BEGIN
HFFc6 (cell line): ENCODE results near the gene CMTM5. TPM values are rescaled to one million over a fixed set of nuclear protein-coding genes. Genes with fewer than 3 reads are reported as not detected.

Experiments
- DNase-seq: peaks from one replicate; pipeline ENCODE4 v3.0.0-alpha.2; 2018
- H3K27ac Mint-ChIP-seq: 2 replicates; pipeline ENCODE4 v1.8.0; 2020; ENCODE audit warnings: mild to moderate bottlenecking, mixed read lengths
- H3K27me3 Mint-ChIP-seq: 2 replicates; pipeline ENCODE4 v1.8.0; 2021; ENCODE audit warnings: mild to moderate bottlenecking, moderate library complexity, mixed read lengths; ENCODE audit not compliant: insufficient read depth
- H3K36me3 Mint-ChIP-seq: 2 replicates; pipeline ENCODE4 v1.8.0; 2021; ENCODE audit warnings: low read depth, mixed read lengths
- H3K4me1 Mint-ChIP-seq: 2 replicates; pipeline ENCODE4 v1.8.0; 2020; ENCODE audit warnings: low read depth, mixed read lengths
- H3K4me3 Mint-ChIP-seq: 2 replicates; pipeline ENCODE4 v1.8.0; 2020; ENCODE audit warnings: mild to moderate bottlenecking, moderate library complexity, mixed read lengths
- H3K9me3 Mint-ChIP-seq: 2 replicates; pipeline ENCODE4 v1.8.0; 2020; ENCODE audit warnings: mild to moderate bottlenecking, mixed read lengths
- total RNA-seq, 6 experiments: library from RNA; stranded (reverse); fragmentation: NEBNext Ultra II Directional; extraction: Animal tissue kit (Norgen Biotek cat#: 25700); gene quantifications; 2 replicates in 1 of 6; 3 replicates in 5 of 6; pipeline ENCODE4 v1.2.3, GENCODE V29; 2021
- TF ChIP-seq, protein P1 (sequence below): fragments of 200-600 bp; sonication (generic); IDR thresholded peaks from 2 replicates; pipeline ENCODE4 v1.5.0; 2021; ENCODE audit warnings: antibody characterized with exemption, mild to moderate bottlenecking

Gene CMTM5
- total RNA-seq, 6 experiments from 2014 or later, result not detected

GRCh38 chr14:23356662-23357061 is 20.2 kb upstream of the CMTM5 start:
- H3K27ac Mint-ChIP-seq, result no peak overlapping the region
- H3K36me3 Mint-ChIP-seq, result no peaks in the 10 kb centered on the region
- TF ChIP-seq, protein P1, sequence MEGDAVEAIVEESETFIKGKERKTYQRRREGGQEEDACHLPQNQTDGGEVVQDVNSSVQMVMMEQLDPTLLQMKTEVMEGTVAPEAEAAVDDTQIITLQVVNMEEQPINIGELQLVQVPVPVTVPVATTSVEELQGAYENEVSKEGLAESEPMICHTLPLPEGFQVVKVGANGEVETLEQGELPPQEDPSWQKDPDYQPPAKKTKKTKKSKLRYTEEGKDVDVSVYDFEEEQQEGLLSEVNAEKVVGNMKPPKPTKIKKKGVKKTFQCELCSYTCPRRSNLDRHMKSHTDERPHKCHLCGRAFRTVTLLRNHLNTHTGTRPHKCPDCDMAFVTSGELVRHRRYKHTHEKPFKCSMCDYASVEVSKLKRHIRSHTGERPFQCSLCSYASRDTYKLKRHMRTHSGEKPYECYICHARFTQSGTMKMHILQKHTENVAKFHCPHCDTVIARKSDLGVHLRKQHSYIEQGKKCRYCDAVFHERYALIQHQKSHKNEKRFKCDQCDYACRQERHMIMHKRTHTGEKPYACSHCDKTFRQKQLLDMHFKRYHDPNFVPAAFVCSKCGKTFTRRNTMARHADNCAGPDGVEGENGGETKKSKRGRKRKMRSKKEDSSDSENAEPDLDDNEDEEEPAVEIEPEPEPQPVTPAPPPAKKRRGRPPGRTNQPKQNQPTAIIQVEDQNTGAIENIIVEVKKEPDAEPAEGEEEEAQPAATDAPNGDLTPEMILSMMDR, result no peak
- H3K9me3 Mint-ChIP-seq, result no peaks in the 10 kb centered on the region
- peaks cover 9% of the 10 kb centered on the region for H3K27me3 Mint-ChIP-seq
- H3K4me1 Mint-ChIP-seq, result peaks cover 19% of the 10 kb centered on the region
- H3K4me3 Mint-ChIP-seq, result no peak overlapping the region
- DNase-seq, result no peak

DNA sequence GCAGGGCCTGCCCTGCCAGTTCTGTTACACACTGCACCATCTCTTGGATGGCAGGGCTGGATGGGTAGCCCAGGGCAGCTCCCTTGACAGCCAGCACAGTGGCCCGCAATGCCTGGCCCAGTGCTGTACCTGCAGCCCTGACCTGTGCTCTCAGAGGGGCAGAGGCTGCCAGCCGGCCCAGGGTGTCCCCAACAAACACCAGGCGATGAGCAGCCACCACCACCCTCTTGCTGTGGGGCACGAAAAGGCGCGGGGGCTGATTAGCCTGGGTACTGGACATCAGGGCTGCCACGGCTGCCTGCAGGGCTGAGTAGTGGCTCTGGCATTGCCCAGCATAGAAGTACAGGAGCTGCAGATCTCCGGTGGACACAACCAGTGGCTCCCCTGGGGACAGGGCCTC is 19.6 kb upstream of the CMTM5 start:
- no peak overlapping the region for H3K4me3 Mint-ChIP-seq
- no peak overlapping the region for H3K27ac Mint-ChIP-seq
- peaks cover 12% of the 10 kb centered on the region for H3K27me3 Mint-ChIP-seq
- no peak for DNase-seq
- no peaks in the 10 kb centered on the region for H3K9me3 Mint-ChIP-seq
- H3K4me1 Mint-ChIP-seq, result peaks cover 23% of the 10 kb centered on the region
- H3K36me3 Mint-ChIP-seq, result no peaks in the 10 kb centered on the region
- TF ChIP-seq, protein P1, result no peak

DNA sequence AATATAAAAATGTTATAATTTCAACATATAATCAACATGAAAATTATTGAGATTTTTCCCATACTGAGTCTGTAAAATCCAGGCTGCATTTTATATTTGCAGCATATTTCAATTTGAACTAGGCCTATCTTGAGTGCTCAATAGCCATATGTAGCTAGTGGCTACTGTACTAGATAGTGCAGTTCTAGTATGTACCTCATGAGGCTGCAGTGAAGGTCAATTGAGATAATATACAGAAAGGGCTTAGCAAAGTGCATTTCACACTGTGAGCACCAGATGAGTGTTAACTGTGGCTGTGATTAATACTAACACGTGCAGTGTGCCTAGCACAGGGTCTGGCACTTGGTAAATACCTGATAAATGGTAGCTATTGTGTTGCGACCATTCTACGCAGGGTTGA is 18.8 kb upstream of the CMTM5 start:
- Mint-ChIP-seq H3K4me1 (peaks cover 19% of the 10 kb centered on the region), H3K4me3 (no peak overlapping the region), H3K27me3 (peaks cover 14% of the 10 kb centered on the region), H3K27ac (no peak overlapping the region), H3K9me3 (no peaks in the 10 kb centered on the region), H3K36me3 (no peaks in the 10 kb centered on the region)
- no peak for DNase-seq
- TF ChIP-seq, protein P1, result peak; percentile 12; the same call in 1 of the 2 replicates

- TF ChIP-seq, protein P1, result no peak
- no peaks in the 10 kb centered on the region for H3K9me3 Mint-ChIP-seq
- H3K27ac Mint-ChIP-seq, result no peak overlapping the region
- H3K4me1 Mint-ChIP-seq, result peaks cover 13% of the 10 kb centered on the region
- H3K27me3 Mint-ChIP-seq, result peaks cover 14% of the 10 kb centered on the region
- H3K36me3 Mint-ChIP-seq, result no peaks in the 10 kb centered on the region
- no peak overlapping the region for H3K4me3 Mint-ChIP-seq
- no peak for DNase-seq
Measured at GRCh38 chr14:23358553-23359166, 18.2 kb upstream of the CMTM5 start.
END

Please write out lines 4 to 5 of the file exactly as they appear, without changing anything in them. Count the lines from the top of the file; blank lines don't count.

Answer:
- H3K27ac Mint-ChIP-seq: 2 replicates; pipeline ENCODE4 v1.8.0; 2020; ENCODE audit warnings: mild to moderate bottlenecking, mixed read lengths
- H3K27me3 Mint-ChIP-seq: 2 replicates; pipeline ENCODE4 v1.8.0; 2021; ENCODE audit warnings: mild to moderate bottlenecking, moderate library complexity, mixed read lengths; ENCODE audit not compliant: insufficient read depth